What type of chemotherapy or surgery has already been performed? In what location have the ovarian cancer cells reappeared?
In addition, it is often suggested that woman consider joining a clinical trial that is testing newer therapies to treat cancer.
Persistent ovarian cancer
If the ovarian cancer is considered persistent, further surgery to debulk more of the cancer may be attempted first. A decision will be made to either continue with the current chemotherapy the woman is taking, or a second-line chemotherapy will be used instead.(1)
Recurrent ovarian cancer
If the ovarian cancer is recurrent, then the length of time there was a remission is considered as well as what chemotherapy drug the woman originally had for first-line treatment.
Through the use of second-line chemotherapy, also called salvage chemotherapy, and/or use of drugs from a clinical trial may help prolong her life.
If the ovarian cancer returns in less than six months, the woman’s prognosis may be poor if she has already had the two of the most common treatments — taxane and platinum chemotherapy — and did not respond to them.(1)
If the ovarian cancer returns after six months of remission, the woman can have more surgery to debulk the tumor, receive radiation therapy and have platinum and taxane chemotherapy if she did not have them before. Texas Oncology states that they have a good chance of improving with the use of these drugs.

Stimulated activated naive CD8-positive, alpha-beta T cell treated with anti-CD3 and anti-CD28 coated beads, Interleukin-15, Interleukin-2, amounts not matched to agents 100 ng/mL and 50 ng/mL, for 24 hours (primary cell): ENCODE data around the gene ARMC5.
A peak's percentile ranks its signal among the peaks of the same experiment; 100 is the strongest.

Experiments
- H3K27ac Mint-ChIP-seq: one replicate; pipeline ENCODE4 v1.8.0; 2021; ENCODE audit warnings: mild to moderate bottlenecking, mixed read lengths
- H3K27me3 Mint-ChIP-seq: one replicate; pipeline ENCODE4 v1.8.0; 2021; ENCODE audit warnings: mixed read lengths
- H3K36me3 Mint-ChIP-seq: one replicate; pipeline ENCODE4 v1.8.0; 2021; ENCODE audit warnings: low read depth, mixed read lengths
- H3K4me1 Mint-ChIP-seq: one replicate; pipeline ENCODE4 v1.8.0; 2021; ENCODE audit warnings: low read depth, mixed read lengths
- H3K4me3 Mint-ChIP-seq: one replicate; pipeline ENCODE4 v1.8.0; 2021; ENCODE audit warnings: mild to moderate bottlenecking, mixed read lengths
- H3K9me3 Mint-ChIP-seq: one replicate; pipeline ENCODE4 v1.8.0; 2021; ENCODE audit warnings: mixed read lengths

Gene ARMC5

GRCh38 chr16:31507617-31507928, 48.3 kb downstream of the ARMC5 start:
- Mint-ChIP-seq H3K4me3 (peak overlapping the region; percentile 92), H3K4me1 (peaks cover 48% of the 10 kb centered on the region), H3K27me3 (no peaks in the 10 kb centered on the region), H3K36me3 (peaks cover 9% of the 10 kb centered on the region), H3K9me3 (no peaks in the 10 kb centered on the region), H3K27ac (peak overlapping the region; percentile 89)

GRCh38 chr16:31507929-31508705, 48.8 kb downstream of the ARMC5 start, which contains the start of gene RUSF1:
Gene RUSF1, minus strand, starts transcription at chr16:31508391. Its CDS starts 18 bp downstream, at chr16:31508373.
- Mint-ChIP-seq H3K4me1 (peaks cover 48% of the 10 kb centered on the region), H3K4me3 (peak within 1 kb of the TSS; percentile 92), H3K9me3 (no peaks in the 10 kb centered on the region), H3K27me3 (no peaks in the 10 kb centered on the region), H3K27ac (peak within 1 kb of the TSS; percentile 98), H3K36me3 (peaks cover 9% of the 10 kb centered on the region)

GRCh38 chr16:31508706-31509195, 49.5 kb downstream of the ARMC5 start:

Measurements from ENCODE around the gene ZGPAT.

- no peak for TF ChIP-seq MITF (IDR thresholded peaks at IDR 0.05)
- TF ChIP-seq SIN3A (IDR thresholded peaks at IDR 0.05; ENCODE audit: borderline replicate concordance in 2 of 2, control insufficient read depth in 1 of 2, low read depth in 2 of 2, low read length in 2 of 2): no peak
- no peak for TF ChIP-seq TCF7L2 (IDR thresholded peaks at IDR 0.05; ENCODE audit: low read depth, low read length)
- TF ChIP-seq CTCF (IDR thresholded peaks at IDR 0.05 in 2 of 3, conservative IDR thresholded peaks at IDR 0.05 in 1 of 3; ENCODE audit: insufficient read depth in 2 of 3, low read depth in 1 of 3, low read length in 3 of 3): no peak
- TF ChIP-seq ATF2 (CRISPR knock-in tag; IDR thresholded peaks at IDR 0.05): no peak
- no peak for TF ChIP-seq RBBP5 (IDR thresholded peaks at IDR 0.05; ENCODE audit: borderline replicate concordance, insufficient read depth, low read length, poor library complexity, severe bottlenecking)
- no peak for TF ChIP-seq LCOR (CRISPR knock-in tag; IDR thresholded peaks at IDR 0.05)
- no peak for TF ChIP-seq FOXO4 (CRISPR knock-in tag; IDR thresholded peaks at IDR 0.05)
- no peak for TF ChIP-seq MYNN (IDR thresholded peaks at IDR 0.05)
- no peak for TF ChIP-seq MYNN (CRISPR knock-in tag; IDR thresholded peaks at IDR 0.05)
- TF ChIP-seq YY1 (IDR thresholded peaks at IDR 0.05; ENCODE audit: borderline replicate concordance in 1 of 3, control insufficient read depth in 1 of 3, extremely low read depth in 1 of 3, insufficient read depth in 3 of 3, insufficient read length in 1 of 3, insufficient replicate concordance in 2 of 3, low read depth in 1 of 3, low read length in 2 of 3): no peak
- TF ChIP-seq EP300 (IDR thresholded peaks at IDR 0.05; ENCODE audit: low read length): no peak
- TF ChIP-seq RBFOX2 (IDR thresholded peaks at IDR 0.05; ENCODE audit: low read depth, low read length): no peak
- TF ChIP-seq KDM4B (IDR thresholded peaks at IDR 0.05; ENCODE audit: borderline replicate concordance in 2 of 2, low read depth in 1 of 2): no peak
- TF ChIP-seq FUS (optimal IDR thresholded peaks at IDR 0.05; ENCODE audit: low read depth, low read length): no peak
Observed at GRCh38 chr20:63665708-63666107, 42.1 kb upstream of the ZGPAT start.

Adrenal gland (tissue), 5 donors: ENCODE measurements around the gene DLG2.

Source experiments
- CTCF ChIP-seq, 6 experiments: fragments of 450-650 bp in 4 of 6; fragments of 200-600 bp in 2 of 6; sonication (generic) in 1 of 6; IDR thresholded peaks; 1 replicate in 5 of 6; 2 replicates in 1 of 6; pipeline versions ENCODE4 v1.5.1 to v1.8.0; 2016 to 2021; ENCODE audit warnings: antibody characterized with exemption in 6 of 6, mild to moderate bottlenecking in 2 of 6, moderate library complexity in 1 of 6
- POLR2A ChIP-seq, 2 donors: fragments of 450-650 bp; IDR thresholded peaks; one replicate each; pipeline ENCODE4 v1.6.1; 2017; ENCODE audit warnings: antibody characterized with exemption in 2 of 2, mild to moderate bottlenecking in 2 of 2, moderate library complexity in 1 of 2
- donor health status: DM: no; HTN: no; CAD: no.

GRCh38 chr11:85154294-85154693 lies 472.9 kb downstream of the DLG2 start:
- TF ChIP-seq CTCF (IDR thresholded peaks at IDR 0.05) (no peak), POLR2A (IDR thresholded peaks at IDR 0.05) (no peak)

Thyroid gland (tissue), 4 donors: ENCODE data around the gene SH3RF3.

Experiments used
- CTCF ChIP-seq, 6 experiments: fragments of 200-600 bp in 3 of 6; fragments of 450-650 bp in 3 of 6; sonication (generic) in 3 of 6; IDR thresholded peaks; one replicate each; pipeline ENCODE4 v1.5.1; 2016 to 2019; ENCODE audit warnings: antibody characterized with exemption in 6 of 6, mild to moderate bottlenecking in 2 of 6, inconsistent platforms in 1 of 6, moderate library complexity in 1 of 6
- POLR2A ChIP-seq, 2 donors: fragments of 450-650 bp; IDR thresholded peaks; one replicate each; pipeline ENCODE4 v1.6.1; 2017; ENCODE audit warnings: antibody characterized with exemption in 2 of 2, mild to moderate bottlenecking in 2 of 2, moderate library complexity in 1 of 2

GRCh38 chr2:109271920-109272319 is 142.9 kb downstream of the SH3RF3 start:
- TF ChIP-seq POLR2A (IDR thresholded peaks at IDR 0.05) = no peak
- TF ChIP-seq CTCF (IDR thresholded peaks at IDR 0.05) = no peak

Otherwise there are a number of other second-line chemotherapy drugs that can be tried and found in studies to bring on a remission such as: Doxil®, Gemzar®, Hycamtin® or etoposide.(1)
In addition to the data gained from clinical trials, there has been progress using monoclonal antibodies, which bind to cancer cells and stimulate the immune system to attack and kill the cells.
High-dose chemotherapy, along with the use of stem cells that boost the body’s amount of red blood cells, can also be tried.
1) Recurrent Ovarian Cancer. Texasonlcology.com. Retrieved September 18, 2016.
2) Olivia W. Foley, BS et al. Recurrent Epithelial Ovarian Cancer: An Update on Treatment. Review Article | April 15, 2013 | Oncology Journal, Gynecologic Cancers, Ovarian Cancer.
3) Why has the cancer come back? Target Ovarian Cancer.org.uk. Retrieved September 18, 2016.